People, or at least some people, must differentiate one day of the week from the others by imitating God’s behavior in the week of creation – working for six days and resting on the seventh. Days, like the mo’adim, the seasons and their associated festivals, are forever fixed in the natural order, determined by the sun, moon and stars (Gen 1:14) and the agricultural events that are the emphasis of Deuteronomy’s festival calendar (chapter 15). This week’s parsha introduces a calendar with set dates to help ensure that the festivals are kept at the appropriate times:
Leviticus 23:1 The Lord spoke to Moses, saying: 2 Speak to the people of Israel and say to them: These are the appointed festivals of the Lord that you shall proclaim as holy convocations, my appointed festivals.
But the responsibility for maintaining the 7-day week as a distinct temporal unit rests entirely on human shoulders. The failure to mark Shabbat will render one weekday indistinguishable from the next, and the 7-day week, along with its connection to the creation of the world, will be lost. This distinction is more crucial than ever during periods of disrupted and disordered time, such as mourning and, yes, Corona Time. Indeed, I’ve heard several people say that setting apart Shabbat, by lighting candles, for example, acquired a new significance when all the other days of the week were indistinguishable from each other.
For the last couple of years, I’ve organized and hosted events on and around Jerusalem Day, under the umbrella of Jerusalem Tolerance, an initiative aimed at promoting tolerance and multiculturalism in our city. I wrote about it here. This year, since time has been so much on my mind, I decided to enlist a stellar group of wonderful friends and colleagues to help me reflect on it more productively.
Jerusalem Time: A Symposium, Thursday May 21, 20.00 to 23.30 Israel time, is an opportunity to think analytically, imaginatively, and deeply about time. Time is a complex matter in Jerusalem, a city that’s home to three major world religions, each with at least one calendar of its own, not to mention several different time zones – all in Meah Shearim. And that was before we added Corona Time into the mix. Join us on Zoom on Yom Yerushalayim for 7 eye-opening 30-minute conversations in English about time in Jerusalem and beyond – with an artist, a philosopher, an Imam, a Greek Father, a yeshiva bocher, a film-maker, a climate change activist, a classicist, 2 Talmud scholars and more. Your alarm clock may never look the same again.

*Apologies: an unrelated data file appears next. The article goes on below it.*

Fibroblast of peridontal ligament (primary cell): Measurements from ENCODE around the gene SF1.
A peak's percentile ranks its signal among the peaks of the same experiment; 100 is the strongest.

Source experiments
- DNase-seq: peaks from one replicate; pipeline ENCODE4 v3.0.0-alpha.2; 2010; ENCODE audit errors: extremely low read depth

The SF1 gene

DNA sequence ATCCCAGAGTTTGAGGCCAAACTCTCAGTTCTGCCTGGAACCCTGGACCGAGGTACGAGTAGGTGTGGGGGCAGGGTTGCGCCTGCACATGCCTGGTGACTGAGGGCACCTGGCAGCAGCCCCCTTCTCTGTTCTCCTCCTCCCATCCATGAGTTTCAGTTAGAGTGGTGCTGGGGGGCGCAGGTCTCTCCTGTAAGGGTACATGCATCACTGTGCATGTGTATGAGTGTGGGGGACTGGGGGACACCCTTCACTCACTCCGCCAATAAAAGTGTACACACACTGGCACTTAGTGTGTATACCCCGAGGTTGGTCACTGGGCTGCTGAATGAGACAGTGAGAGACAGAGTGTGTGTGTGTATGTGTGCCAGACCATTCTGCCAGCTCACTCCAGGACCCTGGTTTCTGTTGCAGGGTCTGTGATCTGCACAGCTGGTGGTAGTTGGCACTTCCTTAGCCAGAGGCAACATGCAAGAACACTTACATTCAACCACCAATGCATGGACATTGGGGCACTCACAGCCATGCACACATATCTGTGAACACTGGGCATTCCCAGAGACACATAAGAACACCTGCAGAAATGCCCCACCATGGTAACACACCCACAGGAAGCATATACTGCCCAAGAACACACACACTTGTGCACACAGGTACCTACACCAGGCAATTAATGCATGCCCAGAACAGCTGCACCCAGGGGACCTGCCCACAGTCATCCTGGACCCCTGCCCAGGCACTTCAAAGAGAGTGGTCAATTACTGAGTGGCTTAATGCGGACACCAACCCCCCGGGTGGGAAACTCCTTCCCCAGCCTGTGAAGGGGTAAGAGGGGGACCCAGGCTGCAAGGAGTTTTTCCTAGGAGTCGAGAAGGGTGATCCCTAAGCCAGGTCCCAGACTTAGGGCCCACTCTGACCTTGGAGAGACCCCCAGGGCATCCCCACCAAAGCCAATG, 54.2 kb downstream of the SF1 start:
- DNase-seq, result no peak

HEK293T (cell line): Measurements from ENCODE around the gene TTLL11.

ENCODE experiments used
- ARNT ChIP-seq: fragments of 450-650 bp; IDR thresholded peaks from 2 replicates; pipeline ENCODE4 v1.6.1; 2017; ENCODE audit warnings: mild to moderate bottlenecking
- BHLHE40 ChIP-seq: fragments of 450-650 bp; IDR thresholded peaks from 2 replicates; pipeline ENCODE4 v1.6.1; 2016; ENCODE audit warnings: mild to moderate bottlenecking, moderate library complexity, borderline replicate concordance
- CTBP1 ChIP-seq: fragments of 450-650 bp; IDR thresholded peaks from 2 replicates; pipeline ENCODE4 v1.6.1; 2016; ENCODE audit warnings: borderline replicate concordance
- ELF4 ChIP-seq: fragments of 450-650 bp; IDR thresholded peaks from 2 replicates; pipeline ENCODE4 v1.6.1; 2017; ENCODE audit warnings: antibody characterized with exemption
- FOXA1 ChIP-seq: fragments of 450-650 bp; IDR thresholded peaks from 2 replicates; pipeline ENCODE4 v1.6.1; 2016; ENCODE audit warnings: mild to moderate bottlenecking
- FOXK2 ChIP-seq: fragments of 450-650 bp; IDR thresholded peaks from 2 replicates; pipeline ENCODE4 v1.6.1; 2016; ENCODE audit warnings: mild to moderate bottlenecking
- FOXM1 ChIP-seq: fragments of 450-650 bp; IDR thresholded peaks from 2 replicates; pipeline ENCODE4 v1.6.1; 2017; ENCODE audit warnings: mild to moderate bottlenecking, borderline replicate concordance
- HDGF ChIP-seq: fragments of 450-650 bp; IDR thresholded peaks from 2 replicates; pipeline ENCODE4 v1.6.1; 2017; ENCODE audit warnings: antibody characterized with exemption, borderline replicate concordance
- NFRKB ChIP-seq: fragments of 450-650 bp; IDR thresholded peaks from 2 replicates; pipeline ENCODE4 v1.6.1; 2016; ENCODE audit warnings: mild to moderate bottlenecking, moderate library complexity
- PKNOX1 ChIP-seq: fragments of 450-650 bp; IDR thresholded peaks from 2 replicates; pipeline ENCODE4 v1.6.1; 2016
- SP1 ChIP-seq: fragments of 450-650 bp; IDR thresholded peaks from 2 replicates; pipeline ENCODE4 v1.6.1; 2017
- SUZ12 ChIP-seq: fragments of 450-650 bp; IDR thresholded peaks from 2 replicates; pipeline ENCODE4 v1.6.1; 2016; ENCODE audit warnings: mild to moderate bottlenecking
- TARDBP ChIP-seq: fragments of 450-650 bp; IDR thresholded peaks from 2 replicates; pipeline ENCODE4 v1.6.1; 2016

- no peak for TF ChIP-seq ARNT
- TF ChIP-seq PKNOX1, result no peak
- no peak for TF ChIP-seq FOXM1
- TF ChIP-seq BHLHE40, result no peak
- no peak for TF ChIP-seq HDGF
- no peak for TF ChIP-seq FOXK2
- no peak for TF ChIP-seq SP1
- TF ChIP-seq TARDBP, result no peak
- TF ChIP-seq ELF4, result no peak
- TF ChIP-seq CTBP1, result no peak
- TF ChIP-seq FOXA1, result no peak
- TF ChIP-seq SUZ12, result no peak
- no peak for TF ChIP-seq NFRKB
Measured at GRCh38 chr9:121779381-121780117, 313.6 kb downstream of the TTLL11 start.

20.00. Clocking In. Dr. Diana Lipton, Teaching Fellow, Department of Biblical Studies, Tel Aviv University, will talk to Julian Barnett about time and clocks in Jerusalem’s closed religious sects. Julian teaches History, now at Southbank International School, London and formerly at Jerusalem’s Anglican School; he knows the parts of Jerusalem that others can’t reach.
20.30. Beyn Hazmanim. Professor Moshe Halbertal, Department of Jewish Thought, Hebrew University and NYU Law School, will talk to Josh Schonfeld, a graduate of Mir Yeshiva and Yale Law School, now learning at a kollel in Dallas on his way to becoming a tax lawyer, about time as an organizing principle in the life of a yeshiva bocher.
21.00. ‘Sanitation is a Philosophy of Time’. Documentary film-maker Toby Freilich, director of Inventing Our Lives and co-director of Moynihan, will talk to Mierle Laderman Ukeles, the ground-breaking artist who spent 40 plus years as Artist in Residence at the New York Sanitation Department, about the role of time in Maintenance Art.
21.30. Short of Time. Dr. Ruth Ostrin, Director of Israel’s Environment and Health Fund, will talk to Micha Price, a Jerusalem resident currently researching at Israel’s Arava Institute for Environmental Studies, about the distinctive role of time in the life of a climate activist.
22.00. Time Keepers. Chaim Milikowsky, Professor Emeritus of the Talmud Department, Bar Ilan University and author of a commentary on Seder Olam, a unique rabbinic chronology of biblical events, in conversation with Father Dr. Isidoros Katsos, Visiting Fellow at Hebrew University’s Center for the Study of Christianity and a resident of Jerusalem’s Greek Orthodox Patriarchate, a community constructed around times for prayer.
22.30. On Calendars and on Time. Imam Abdullah Antepli of Duke Divinity School and Duke’s Sanford School of Public Policy, and a frequent visitor to Jerusalem, in conversation with Dr. Raquel Ukeles, Curator of the Islamic Collections, National Library of Israel, about how time is made tangible in Islamic tradition.
23.00. In and out of Time. Professor Simon Goldhill, Department of Classics, Cambridge University, in conversation with Dr. Lynn Kaye, Department of Near Eastern and Judaic Studies, Brandeis University about Lynn’s recent book, Time in the Babylonian Talmud (CUP 2018) and Simon’s book in progress on what early Christians did with time.
23.30 Time’s Up!